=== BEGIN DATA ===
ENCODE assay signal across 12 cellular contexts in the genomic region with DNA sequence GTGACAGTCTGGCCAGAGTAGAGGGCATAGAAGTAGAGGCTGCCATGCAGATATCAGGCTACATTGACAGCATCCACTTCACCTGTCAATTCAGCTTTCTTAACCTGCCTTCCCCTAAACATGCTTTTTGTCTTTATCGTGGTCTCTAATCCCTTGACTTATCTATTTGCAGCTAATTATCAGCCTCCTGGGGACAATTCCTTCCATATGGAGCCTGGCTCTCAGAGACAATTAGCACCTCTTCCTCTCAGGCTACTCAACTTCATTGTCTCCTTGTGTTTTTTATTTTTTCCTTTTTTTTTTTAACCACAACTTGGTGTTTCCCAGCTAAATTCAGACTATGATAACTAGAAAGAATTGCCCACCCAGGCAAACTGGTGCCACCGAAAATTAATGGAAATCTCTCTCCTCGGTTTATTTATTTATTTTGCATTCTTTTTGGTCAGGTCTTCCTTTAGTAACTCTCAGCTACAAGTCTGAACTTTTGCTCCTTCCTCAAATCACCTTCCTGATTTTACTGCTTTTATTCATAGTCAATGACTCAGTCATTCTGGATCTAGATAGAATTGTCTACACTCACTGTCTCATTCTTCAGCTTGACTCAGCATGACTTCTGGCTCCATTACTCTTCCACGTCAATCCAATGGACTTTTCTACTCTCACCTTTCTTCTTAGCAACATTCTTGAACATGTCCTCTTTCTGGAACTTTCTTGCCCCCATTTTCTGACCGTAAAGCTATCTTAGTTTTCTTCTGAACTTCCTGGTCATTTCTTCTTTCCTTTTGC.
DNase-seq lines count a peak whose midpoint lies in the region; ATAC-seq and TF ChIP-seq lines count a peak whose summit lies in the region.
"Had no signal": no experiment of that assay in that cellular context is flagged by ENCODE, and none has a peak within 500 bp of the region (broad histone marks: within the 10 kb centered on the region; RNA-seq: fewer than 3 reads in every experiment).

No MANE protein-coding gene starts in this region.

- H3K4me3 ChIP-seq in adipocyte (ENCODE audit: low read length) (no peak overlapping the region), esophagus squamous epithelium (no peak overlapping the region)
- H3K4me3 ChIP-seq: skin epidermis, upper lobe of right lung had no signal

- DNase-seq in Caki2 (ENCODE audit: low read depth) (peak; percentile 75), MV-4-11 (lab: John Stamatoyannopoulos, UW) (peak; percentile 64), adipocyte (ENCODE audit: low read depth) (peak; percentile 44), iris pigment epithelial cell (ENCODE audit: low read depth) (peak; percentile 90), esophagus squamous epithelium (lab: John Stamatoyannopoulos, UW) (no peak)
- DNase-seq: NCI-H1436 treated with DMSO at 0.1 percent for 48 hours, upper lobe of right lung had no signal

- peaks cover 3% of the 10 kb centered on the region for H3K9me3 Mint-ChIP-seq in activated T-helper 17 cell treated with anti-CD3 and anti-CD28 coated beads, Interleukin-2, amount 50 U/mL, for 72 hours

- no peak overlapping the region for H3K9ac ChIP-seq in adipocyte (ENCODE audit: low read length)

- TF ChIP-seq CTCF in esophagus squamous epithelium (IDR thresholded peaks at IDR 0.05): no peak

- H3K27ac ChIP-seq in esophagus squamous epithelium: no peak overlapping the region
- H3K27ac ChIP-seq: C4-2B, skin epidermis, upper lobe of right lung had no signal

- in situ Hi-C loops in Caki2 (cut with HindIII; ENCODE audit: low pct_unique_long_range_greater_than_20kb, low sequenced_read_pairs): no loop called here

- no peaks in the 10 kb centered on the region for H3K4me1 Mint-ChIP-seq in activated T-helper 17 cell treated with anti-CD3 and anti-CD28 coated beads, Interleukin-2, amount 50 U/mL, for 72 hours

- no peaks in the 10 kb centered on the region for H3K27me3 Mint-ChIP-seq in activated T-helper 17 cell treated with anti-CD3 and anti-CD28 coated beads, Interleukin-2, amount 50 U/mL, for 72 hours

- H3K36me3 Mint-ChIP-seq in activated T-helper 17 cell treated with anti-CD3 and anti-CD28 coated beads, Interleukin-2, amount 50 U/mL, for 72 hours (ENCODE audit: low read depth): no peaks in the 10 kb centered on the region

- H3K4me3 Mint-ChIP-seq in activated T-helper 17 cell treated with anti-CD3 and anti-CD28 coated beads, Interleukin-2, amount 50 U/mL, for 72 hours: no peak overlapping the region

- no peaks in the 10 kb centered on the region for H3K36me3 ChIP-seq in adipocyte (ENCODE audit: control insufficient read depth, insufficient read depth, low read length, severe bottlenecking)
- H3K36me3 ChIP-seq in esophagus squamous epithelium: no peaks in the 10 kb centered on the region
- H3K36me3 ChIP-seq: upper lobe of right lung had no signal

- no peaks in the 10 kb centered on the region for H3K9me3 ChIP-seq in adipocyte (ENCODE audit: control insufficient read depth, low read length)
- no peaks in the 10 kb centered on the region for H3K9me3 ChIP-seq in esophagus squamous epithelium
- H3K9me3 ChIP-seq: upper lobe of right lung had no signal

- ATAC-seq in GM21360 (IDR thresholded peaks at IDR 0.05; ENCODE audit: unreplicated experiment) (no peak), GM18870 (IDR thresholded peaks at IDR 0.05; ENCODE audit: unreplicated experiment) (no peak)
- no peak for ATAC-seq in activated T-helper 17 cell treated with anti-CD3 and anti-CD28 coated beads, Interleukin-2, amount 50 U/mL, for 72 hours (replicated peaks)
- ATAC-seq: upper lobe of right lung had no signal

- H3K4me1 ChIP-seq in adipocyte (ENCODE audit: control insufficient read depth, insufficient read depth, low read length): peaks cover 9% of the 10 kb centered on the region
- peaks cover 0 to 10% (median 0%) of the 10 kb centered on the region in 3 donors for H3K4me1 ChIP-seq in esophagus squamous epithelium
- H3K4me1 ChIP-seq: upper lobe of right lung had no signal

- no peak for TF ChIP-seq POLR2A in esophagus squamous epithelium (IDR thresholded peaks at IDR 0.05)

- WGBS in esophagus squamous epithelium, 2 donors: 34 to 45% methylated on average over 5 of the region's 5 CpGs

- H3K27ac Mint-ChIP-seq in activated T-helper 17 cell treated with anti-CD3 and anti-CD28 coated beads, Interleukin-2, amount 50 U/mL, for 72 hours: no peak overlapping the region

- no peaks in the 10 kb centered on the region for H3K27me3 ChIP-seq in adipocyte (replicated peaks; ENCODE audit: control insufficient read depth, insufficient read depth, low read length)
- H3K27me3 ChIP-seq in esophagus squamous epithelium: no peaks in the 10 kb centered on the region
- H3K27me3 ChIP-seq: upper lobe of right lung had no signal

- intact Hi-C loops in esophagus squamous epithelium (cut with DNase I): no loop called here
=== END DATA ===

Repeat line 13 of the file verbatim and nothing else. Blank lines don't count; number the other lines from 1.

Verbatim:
- H3K27ac ChIP-seq: C4-2B, skin epidermis, upper lobe of right lung had no signal